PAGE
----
Calculation of line of site periods between two artificial satellites under the action air drag

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Abstract

In a previous (herein referred to as Ammar, Amin and Hassan Paper [1]) the statement of the problem was formulated and the basic visibility function between two satellites in terms of the orbital elements and time were derived. In this paper the perturbing effect due to drag force on the visibility function were derived explicitly up to O(e4), by using Taylor’s expansion for the visibility function about certain epoch. We determine the rise and set times of the satellites through the sign of the visibility function. Numerical examples were worked out for some satellites in order to check the validity of the work.

Abstract

In a previous (herein referred to as Ammar, Amin and Hassan Paper [1]) the statement of the problem was formulated and the basic visibility function between two satellites in terms of the orbital elements and time were derived. In this paper the perturbing effect due to drag force on the visibility function were derived explicitly up to O(e4), by using Taylor’s expansion for the visibility function about certain epoch. We determine the rise and set times of the satellites through the sign of the visibility function. Numerical examples were worked out for some satellites in order to check the validity of the work.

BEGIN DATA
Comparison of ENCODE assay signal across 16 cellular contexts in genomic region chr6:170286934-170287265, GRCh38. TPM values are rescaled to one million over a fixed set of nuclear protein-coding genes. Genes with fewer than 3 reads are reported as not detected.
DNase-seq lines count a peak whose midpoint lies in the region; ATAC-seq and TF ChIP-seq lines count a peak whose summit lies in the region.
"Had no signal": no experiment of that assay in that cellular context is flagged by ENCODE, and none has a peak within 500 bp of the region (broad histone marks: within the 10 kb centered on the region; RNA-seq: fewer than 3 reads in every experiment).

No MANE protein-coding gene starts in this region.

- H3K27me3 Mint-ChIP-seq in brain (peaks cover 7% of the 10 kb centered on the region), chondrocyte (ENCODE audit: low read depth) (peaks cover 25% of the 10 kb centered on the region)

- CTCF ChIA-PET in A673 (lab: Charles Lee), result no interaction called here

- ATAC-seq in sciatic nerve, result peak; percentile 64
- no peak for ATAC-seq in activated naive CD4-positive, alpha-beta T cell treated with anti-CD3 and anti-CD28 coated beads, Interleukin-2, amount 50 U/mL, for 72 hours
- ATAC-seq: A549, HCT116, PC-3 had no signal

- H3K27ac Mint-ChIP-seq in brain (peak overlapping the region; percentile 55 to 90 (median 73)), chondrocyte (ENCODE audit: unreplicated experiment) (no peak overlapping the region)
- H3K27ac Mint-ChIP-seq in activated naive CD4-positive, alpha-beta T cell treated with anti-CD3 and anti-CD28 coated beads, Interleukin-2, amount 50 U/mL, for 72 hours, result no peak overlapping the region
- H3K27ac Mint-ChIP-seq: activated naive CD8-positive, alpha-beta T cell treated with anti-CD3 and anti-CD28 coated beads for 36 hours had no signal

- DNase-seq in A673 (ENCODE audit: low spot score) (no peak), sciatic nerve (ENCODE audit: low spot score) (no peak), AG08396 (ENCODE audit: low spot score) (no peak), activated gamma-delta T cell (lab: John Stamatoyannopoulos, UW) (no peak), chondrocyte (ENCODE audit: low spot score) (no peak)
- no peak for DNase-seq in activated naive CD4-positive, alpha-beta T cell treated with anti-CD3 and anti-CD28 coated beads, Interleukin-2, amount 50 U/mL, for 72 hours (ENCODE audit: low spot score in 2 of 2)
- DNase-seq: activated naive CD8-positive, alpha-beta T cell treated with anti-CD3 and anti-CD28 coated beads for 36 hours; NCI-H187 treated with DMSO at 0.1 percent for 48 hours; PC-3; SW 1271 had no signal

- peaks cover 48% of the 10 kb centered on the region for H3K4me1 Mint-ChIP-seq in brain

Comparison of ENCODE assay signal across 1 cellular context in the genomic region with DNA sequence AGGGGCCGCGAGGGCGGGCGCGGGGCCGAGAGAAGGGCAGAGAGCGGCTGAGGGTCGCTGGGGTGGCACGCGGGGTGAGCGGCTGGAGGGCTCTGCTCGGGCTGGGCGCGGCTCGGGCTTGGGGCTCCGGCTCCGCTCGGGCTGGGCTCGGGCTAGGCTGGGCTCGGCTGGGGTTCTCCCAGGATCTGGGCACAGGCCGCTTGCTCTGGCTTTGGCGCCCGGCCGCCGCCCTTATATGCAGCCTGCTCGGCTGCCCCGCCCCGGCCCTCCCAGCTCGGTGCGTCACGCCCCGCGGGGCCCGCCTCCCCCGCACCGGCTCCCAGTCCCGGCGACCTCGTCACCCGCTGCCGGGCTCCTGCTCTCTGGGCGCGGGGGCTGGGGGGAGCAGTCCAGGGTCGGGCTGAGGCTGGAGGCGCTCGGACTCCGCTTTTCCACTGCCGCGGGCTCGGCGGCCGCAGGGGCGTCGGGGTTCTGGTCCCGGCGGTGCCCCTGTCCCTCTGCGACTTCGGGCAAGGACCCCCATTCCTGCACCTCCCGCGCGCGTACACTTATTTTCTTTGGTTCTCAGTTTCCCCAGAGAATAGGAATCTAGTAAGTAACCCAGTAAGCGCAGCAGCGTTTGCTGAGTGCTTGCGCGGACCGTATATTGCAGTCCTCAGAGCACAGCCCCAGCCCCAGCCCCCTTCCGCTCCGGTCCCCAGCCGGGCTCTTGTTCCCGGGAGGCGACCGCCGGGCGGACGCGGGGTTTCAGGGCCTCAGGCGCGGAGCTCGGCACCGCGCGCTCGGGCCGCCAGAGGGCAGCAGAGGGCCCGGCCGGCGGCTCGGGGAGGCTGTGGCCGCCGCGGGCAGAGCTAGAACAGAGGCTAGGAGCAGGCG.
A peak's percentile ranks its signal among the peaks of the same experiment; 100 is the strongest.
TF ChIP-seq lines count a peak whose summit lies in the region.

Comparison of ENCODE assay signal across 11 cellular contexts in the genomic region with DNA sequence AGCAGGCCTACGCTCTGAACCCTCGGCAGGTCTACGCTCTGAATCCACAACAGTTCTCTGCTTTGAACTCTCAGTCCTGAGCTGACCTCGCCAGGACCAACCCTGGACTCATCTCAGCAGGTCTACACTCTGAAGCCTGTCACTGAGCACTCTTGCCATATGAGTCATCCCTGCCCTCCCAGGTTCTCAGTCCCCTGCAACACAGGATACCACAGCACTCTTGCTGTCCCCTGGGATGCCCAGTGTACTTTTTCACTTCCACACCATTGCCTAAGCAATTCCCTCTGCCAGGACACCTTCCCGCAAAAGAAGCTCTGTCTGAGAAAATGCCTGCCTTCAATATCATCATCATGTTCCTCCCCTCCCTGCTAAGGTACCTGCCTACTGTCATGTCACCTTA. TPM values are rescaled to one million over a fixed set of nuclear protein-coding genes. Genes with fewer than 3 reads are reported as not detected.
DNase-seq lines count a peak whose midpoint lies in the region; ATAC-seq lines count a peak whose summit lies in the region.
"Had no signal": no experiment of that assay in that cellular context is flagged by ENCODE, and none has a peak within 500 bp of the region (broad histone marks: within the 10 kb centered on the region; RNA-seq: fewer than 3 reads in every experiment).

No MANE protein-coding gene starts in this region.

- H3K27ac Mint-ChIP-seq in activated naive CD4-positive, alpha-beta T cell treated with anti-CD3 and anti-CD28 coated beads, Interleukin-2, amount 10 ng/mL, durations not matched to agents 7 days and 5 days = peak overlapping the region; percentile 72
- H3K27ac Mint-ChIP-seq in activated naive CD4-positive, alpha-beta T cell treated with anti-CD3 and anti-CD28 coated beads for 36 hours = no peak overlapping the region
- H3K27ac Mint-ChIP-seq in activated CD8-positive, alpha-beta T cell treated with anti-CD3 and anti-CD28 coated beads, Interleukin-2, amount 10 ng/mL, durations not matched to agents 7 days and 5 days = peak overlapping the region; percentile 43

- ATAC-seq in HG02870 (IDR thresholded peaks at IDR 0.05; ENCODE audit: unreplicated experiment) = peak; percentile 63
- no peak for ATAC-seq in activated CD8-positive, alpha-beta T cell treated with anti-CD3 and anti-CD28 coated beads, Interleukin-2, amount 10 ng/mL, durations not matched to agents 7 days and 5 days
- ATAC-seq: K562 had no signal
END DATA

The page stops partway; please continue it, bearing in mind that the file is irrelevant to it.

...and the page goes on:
1 Introduction

Rise–set time computation through the accurate orbit estimation is very important because it plays an essential role in the pre-request information for mission analysis and on-board resources management in many general communication, scientific spacecraft and Earth observation. Also, to provide and exchange information for a wide range of military and civil applications such as communications, there is a big trend to use fast access, low cost and multifunctional small satellites. This requires accurate estimation of when the satellites disappears from the horizon (set) over a time-scale of months in some cases and when the satellite will start to be visible (rise) to a given location on the Earth or to other satellite. Therefore, we referred in Ammar and Hassan [1], to